Not Every Investor is Good for your Startup: A Guide to Choosing the Right Investor
Last month, as part of Clean Technology Hub’s Startup Webinar Series, we talked about “What Investors want.” Something one of the speakers said struck me and I’m sure it was the same for most of the startups there too. Ms Etemore Maria Glover stated, “Not all investors are good for your business.” The majority of the time, startups end up with the wrong investor or funds because they are either too eager to get the money or too hesitant to let go of equity in their business. It is common knowledge that investors conduct extensive due diligence to make sure they are investing in the best possible companies. Startup founders should also be conducting their own due diligence, but they frequently aren’t aware of this. If you want to position yourself for the best growth possible, it is critical that you pick the proper investors.
You need investors to finance product development, early marketing initiatives, and your expanding crew. As a result, it can be tempting to take the first or largest venture capital transaction you come across; but, despite what it may seem like, it pays to be selective when choosing investors for your firm. Although there are various ways to finance startups, investors generally fall into one of three groups: angel investors, venture capitalists, or private equity. The offerings of each of these categories are important factors to consider when choosing an investor for your firm.
This brings me to the first thing to consider when choosing an investor; your needs. You must be clear about what you want from the relationship if you don’t want to end up in an unpleasant power struggle or have a fight about something that seems insignificant. For instance, if you need assistance navigating the business world, you may prefer a more hands-on investor who can give you advice, steer you in the right direction, and show you the ropes. Your needs should indicate if you require guidance, a modest boost, or a sizable sum of money to move a profitable idea further.
The next step is to research your possibilities. After determining your company’s needs, you should research the numerous funding choices and choose the one that best meets them.
- Venture capitalists: Typically, venture capitalists focus on sectors with high growth projections. They may offer advice and knowledge because they are business-savvy. The drawback is that they prefer to hold a much larger portion of your company and will take more of your profits.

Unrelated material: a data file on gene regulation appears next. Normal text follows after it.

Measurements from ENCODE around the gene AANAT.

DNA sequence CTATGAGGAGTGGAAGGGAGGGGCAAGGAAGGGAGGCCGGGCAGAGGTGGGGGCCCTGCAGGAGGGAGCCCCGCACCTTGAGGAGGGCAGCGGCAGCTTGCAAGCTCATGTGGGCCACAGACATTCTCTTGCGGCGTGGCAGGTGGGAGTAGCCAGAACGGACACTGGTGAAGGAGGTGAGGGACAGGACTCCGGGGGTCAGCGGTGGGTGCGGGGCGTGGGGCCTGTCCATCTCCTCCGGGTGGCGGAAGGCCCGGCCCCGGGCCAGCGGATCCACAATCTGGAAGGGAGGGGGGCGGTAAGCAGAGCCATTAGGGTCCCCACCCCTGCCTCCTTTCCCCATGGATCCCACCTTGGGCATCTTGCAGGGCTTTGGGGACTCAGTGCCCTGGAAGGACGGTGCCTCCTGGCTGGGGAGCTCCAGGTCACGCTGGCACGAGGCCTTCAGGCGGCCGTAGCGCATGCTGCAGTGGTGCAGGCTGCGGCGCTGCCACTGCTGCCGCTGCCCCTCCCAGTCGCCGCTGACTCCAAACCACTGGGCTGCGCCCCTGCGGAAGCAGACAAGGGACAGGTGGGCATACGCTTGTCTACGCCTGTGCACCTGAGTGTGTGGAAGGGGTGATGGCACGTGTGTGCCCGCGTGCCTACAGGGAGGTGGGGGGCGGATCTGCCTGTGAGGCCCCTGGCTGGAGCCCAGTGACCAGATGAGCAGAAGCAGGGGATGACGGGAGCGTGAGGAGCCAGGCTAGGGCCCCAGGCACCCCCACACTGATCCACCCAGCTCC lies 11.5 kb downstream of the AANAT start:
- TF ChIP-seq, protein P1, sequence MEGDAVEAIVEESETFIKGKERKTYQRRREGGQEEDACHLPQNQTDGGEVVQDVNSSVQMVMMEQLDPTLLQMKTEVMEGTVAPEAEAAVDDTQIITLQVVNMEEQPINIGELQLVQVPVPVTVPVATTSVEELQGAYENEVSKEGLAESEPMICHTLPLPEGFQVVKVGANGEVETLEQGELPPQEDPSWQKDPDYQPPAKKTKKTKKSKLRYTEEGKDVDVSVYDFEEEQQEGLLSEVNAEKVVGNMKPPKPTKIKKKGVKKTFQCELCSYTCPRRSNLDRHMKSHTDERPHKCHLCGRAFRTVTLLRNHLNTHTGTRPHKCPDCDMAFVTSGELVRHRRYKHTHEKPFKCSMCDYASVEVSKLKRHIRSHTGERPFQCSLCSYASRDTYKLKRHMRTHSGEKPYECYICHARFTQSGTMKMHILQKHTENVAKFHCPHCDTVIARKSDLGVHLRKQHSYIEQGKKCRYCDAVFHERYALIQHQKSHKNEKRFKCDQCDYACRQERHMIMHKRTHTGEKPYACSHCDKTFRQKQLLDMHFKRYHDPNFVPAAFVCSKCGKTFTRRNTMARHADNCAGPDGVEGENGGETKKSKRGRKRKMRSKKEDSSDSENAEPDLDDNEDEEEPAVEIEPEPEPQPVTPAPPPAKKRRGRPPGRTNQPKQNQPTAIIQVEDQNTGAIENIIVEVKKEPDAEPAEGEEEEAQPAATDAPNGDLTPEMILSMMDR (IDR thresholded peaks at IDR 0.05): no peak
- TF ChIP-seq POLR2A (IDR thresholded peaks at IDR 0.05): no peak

- Angel Investors: Angel investors are people who have a keen interest in your startup and may want to become more involved in its management. They can provide aid and business knowledge, much like venture capitalists, but on a much smaller scale.
- Private equity investments: The most basic type of investment financing is a private equity, which is frequently provided by private persons. They’ll fund your idea in exchange for a cut of the profits or a stake in the business if you can persuade them that you can turn a profit.
Plan a strategy for attracting that investor type after deciding what kind of funding you require. Make sure your pitch explains how you’re going to accomplish their investment objectives.
The investor’s industry and functional competence are crucial additional considerations. Looking for investment partners with some experience in your sector is often a good idea. These investors ought to be knowledgeable about the background of the market, the dynamics at play today, and the sector’s potential in the future. A functional expert is an investor who has mastered some or all of the essential abilities of entrepreneurship and fundraising. If investors want to aid in the expansion of your business, they must be knowledgeable in their field.
In addition to the investor’s expertise, you might wish to take into account an investor’s network. When assessing possible investors, it might be good to look through their portfolios to see which other businesses you might be able to network with to discover collaborators, employees, advisers, and perhaps other investors. A strong network may help you strengthen your business plan, operations, and other possible areas for improvement while also connecting you with personal mentors.
You should also take the prospective investor’s track record into account. Finding a successful investor is important because success breeds success. You will be surrounded by other successful leaders if your investor has a network of successful business people. As your investor gains knowledge, they might impart it to you. Many of the most successful angel investors were once successful business owners who founded their own successful enterprises. You can also seek out references from people who’ve previously worked with a particular investor or firm to learn more about how a certain company or investor reacts when an investment starts to perform poorly.
Finally, whether or not the investor fits with your brand and corporate culture is a crucial consideration. They’ll most probably sit on your board and participate in many decisions regarding your brand and workplace. Make sure your company’s strategy, goals, and overarching vision are in line with those of investors. Never be reluctant to seek clarification, it’s critical to comprehend their objectives clearly.
In conclusion, finding the appropriate investors for your firm is almost as crucial as actually receiving funds. Make sure to look for partners who have a solid track record, share your vision, and will aid in expanding your network.
At Clean Technology Hub, we provide startups in the clean energy space with support in fundraising, building their winning team, scaling their product or service and other business and technical support a startup will need. Talk to us to find out how we can help you grow.
Halima Adeola-Bello* is an Enterprise Development Intern at Clean Technology Hub